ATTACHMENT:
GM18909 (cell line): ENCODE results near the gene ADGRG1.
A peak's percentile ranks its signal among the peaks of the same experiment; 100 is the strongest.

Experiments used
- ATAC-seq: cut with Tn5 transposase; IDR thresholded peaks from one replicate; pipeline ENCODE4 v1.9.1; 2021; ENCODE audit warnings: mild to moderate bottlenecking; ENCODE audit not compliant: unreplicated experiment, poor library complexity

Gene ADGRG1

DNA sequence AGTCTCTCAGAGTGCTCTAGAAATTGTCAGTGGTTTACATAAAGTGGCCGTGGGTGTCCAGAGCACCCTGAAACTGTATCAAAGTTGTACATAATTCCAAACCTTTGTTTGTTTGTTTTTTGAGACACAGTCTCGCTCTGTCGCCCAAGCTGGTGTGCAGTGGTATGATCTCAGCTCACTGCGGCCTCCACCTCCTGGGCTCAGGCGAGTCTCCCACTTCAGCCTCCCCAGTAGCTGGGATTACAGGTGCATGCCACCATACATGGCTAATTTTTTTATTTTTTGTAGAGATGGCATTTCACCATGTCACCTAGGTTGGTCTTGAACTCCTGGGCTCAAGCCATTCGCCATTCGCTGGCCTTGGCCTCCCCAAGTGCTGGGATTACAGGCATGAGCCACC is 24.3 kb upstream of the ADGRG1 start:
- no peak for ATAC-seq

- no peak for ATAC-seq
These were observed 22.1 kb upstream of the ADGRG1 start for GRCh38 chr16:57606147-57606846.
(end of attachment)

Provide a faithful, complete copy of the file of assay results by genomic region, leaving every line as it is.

GM18909 (cell line): ENCODE results near the gene ADGRG1.
A peak's percentile ranks its signal among the peaks of the same experiment; 100 is the strongest.

Experiments used
- ATAC-seq: cut with Tn5 transposase; IDR thresholded peaks from one replicate; pipeline ENCODE4 v1.9.1; 2021; ENCODE audit warnings: mild to moderate bottlenecking; ENCODE audit not compliant: unreplicated experiment, poor library complexity

Gene ADGRG1

DNA sequence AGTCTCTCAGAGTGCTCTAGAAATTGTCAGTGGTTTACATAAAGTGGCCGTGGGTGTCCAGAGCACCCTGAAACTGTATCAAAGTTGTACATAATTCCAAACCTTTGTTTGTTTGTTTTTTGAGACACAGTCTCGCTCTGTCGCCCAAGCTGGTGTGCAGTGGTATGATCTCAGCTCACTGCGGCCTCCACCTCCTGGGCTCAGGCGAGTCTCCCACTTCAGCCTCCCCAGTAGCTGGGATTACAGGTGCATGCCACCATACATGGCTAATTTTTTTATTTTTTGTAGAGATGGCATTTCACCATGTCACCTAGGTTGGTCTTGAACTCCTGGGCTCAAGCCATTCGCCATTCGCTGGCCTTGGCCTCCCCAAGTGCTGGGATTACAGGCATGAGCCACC is 24.3 kb upstream of the ADGRG1 start:
- no peak for ATAC-seq

- no peak for ATAC-seq
These were observed 22.1 kb upstream of the ADGRG1 start for GRCh38 chr16:57606147-57606846.